How Trees Survive the Winter

Trees, much like humans, are aware that winter is coming. And also, much like humans, they prepare for it. Trees survive the winter with help from a number of things. The physical construction of the tree along with some pretty spectacular mechanisms internally allow trees to lay dormant during the winter. Even when trees are not able to absorb the water and nutrients they need from the soil and air; they are able to persist and maintain through several biological processes. 

Ice-covered tree, Maryland-Washington, DC, Nelson Tree Specialist



On the outside of the tree is the bark. We’re all familiar with it and know that it helps protect the tree from harsh environmental factors, bugs, and other animals. The tree’s bark acts as insulation for the tree. Trees carry water throughout its roots, stem, and branches. when water freezes, it becomes crystalline. The sharp and jagged edges of the ice crystals within the tree would essentially tear the soft tissue of the tree and destroy it from the inside out. The bark keeps ice crystals from forming inside the tree and destroying it. 


Helping the bark are molecules called ice nucleators. In the natural world, ice must form around something – it cannot simply form in thin air – so it usually attaches to something like a speck of dust. Trees have, in a way, gamed the system. These ice nucleators act as decoys for ice crystals. Their sole purpose is to attract the ice crystals and carry them through the tree, attracting more water along the way. As the tree’s cells release the water the ice nucleators that are traveling between the cells carry the ice crystals away. The lower water content within the trees cells means a higher sugar content. This lowers the freezing point of the trees cells themselves. That means the temperature must be lower than its natural freezing point. In a way, this acts as the tree’s internal antifreeze.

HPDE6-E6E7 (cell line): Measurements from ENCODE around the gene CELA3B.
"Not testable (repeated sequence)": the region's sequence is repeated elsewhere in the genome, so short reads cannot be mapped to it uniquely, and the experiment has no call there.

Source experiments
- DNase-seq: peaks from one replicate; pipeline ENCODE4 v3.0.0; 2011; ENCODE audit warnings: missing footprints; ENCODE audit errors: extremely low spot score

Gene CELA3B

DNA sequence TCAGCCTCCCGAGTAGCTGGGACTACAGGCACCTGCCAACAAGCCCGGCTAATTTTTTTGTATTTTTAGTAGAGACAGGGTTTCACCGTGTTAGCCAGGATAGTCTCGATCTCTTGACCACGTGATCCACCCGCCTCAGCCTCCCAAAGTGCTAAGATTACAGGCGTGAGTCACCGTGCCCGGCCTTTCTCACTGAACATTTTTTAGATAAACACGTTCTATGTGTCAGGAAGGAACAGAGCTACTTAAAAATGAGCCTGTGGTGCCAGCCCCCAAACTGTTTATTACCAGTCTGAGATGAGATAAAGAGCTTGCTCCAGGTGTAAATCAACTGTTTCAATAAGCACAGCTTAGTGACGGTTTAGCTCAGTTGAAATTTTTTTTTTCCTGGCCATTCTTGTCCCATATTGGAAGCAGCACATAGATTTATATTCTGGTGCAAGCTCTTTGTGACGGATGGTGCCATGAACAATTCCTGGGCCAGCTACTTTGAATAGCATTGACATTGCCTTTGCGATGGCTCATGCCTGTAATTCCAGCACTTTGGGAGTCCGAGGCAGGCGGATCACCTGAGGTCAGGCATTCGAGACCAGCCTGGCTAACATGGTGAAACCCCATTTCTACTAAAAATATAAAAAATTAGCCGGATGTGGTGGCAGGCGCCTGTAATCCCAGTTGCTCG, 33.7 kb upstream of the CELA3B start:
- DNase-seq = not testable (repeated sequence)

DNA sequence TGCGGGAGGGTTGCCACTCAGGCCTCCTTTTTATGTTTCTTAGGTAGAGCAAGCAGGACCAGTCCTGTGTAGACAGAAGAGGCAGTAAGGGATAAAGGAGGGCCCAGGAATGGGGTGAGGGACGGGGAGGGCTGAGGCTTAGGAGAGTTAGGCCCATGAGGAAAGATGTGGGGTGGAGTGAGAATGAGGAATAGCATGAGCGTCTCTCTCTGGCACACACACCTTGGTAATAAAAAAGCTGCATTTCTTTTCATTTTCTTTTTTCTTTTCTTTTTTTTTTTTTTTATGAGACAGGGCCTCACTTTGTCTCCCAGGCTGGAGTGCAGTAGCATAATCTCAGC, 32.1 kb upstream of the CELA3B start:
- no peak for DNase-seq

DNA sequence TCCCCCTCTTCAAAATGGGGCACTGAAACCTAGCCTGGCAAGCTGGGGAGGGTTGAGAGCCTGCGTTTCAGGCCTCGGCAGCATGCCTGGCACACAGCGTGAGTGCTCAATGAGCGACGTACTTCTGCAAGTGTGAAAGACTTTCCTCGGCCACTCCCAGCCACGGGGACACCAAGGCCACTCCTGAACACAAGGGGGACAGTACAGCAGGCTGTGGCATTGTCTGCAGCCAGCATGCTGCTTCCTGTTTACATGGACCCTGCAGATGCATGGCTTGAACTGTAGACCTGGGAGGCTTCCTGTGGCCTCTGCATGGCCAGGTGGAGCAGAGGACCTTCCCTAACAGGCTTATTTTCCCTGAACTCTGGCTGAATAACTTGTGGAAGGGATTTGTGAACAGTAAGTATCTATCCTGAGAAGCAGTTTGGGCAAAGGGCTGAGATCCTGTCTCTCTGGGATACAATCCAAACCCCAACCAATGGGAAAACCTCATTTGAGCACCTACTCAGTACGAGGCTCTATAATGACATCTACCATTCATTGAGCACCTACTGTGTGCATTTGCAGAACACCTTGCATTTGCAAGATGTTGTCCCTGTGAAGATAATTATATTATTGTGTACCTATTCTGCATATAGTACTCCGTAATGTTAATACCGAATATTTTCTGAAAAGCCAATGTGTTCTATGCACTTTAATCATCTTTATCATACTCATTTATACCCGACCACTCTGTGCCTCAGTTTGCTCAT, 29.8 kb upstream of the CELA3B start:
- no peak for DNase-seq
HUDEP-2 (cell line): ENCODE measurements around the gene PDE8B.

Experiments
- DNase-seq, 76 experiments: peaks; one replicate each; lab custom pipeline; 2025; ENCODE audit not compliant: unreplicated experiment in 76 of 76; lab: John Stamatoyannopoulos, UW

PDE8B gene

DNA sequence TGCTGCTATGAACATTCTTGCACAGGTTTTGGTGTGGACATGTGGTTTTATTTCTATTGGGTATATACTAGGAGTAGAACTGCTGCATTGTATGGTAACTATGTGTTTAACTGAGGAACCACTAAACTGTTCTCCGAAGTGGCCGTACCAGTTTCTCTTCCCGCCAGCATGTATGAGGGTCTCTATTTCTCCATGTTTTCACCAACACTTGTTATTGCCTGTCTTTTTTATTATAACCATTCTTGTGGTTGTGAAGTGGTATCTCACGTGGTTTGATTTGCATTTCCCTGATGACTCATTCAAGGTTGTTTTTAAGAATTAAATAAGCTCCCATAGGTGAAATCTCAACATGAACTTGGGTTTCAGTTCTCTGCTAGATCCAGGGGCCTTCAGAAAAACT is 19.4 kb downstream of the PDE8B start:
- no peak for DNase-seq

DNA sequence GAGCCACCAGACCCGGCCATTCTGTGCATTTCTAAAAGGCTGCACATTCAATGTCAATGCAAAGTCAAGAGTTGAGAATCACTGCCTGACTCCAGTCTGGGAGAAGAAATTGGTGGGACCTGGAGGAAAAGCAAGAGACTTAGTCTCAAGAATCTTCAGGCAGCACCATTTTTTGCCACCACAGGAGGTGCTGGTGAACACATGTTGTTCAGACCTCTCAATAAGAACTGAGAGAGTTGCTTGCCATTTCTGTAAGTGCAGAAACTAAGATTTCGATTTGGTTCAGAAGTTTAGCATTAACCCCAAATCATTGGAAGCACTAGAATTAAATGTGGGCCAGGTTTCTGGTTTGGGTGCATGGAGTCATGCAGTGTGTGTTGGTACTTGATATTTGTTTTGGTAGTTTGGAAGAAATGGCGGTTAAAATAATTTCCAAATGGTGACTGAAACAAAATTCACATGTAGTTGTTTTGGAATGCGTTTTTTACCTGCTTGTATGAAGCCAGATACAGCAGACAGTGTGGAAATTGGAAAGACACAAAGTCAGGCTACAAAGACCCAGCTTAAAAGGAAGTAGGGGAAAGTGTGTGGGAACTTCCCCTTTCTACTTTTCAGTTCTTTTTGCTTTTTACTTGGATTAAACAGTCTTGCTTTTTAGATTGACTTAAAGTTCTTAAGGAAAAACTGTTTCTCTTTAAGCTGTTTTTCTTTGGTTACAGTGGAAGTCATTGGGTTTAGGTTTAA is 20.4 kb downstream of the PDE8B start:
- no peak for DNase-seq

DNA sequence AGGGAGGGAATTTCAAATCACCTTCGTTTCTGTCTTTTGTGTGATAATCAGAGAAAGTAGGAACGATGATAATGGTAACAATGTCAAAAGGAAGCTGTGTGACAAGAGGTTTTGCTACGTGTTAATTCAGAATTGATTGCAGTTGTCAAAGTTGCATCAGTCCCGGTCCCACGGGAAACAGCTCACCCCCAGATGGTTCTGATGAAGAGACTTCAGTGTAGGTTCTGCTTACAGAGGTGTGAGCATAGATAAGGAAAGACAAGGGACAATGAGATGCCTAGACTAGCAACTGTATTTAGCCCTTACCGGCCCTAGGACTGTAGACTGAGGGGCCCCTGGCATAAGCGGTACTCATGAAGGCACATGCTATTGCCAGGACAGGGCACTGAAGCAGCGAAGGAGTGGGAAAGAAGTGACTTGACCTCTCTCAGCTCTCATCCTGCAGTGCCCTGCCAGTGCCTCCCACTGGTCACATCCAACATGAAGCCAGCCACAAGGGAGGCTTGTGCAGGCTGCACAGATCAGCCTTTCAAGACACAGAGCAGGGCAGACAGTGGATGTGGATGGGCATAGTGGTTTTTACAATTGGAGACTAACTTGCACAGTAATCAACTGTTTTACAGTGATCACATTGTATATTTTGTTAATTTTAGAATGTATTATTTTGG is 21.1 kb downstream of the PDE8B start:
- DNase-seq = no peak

How Do Leaves Come Back in the Spring?

Not only do trees survive the winter, they use it to prepare to flourish in spring. Trees take queues from two stimuli: day length and temperature. Just like how humans have melatonin, and those levels raise at night when the sun goes down, trees have mechanisms that send queues to tell it when the nights are getting longer, and the days are getting shorter. The same mechanism that tells the tree to start forming in abscission zone also tells the tree to start growing its leaves back. During the winter, you can see tiny hard buds on the branches of trees. Underneath the hard exterior, soft tissue is developing, waiting to emerge when temperatures rise and the days lengthen. The soft tissue is all the leaves and flowers that will grow from that point on the tree for the whole next season. 

Nature operates in mysterious ways sometimes. Luckily for us we have science to help us explain what might not be so obvious. At Nelson Tree Specialist, we are always in awe of the strength and persistence of Mother Nature. If you have questions about trees in your yard and why they do what they do, get in touch with us. Our Certified Arborists are trained in tree health care and love talking with you about your landscaping. 

This entry was posted on Thursday, January 21st, 2021 at 11:36 am. Both comments and pings are currently closed.

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